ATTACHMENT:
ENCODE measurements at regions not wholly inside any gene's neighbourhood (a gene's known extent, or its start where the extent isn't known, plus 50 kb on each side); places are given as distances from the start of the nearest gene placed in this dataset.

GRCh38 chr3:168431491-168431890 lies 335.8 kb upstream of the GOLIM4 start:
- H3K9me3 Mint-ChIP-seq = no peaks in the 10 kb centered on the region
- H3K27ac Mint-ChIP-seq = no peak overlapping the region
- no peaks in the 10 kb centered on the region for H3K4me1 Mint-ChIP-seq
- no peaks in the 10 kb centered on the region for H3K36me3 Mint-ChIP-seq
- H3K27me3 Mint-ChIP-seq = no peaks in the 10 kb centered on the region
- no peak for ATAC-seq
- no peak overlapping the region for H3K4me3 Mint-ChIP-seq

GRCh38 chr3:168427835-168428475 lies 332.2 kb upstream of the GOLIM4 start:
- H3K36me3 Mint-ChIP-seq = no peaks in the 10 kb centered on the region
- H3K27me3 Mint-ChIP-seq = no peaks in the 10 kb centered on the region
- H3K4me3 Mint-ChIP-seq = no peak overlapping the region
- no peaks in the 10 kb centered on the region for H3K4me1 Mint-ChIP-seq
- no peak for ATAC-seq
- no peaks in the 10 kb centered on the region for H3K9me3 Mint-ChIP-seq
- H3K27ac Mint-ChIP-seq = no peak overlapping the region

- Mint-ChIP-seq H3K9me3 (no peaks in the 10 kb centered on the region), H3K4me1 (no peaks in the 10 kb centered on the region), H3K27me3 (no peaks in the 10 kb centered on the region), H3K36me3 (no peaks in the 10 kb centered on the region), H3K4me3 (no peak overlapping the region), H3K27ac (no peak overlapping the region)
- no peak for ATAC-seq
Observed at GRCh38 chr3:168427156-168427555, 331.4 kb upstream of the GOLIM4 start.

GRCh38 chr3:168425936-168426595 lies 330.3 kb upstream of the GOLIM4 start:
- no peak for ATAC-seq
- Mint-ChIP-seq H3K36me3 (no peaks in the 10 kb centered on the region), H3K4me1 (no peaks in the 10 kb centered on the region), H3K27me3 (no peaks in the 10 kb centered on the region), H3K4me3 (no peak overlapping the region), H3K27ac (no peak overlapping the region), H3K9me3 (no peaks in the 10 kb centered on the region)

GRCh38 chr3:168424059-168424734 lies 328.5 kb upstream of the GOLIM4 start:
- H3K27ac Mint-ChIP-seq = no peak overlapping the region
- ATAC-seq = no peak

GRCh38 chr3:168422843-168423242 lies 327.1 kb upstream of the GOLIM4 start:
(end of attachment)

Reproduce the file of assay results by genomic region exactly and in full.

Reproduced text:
ENCODE measurements at regions not wholly inside any gene's neighbourhood (a gene's known extent, or its start where the extent isn't known, plus 50 kb on each side); places are given as distances from the start of the nearest gene placed in this dataset.

GRCh38 chr3:168431491-168431890 lies 335.8 kb upstream of the GOLIM4 start:
- H3K9me3 Mint-ChIP-seq = no peaks in the 10 kb centered on the region
- H3K27ac Mint-ChIP-seq = no peak overlapping the region
- no peaks in the 10 kb centered on the region for H3K4me1 Mint-ChIP-seq
- no peaks in the 10 kb centered on the region for H3K36me3 Mint-ChIP-seq
- H3K27me3 Mint-ChIP-seq = no peaks in the 10 kb centered on the region
- no peak for ATAC-seq
- no peak overlapping the region for H3K4me3 Mint-ChIP-seq

GRCh38 chr3:168427835-168428475 lies 332.2 kb upstream of the GOLIM4 start:
- H3K36me3 Mint-ChIP-seq = no peaks in the 10 kb centered on the region
- H3K27me3 Mint-ChIP-seq = no peaks in the 10 kb centered on the region
- H3K4me3 Mint-ChIP-seq = no peak overlapping the region
- no peaks in the 10 kb centered on the region for H3K4me1 Mint-ChIP-seq
- no peak for ATAC-seq
- no peaks in the 10 kb centered on the region for H3K9me3 Mint-ChIP-seq
- H3K27ac Mint-ChIP-seq = no peak overlapping the region

- Mint-ChIP-seq H3K9me3 (no peaks in the 10 kb centered on the region), H3K4me1 (no peaks in the 10 kb centered on the region), H3K27me3 (no peaks in the 10 kb centered on the region), H3K36me3 (no peaks in the 10 kb centered on the region), H3K4me3 (no peak overlapping the region), H3K27ac (no peak overlapping the region)
- no peak for ATAC-seq
Observed at GRCh38 chr3:168427156-168427555, 331.4 kb upstream of the GOLIM4 start.

GRCh38 chr3:168425936-168426595 lies 330.3 kb upstream of the GOLIM4 start:
- no peak for ATAC-seq
- Mint-ChIP-seq H3K36me3 (no peaks in the 10 kb centered on the region), H3K4me1 (no peaks in the 10 kb centered on the region), H3K27me3 (no peaks in the 10 kb centered on the region), H3K4me3 (no peak overlapping the region), H3K27ac (no peak overlapping the region), H3K9me3 (no peaks in the 10 kb centered on the region)

GRCh38 chr3:168424059-168424734 lies 328.5 kb upstream of the GOLIM4 start:
- H3K27ac Mint-ChIP-seq = no peak overlapping the region
- ATAC-seq = no peak

GRCh38 chr3:168422843-168423242 lies 327.1 kb upstream of the GOLIM4 start: